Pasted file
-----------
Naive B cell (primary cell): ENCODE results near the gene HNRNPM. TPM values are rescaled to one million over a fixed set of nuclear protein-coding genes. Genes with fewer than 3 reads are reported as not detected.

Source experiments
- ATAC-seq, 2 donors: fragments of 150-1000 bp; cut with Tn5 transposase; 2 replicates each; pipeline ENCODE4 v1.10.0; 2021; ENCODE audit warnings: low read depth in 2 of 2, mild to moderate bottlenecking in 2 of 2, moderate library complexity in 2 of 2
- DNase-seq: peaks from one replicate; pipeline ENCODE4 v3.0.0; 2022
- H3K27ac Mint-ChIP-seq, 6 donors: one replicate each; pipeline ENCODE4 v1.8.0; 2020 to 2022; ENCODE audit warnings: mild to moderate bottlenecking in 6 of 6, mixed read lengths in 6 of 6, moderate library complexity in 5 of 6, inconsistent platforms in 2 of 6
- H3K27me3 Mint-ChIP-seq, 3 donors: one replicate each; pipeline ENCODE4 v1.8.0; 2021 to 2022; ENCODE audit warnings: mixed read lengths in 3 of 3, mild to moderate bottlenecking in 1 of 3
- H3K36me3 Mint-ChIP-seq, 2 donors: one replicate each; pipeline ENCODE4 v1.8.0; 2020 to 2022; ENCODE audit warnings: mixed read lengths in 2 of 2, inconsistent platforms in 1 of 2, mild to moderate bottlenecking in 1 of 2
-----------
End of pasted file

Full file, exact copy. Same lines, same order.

Naive B cell (primary cell): ENCODE results near the gene HNRNPM. TPM values are rescaled to one million over a fixed set of nuclear protein-coding genes. Genes with fewer than 3 reads are reported as not detected.

Source experiments
- ATAC-seq, 2 donors: fragments of 150-1000 bp; cut with Tn5 transposase; 2 replicates each; pipeline ENCODE4 v1.10.0; 2021; ENCODE audit warnings: low read depth in 2 of 2, mild to moderate bottlenecking in 2 of 2, moderate library complexity in 2 of 2
- DNase-seq: peaks from one replicate; pipeline ENCODE4 v3.0.0; 2022
- H3K27ac Mint-ChIP-seq, 6 donors: one replicate each; pipeline ENCODE4 v1.8.0; 2020 to 2022; ENCODE audit warnings: mild to moderate bottlenecking in 6 of 6, mixed read lengths in 6 of 6, moderate library complexity in 5 of 6, inconsistent platforms in 2 of 6
- H3K27me3 Mint-ChIP-seq, 3 donors: one replicate each; pipeline ENCODE4 v1.8.0; 2021 to 2022; ENCODE audit warnings: mixed read lengths in 3 of 3, mild to moderate bottlenecking in 1 of 3
- H3K36me3 Mint-ChIP-seq, 2 donors: one replicate each; pipeline ENCODE4 v1.8.0; 2020 to 2022; ENCODE audit warnings: mixed read lengths in 2 of 2, inconsistent platforms in 1 of 2, mild to moderate bottlenecking in 1 of 2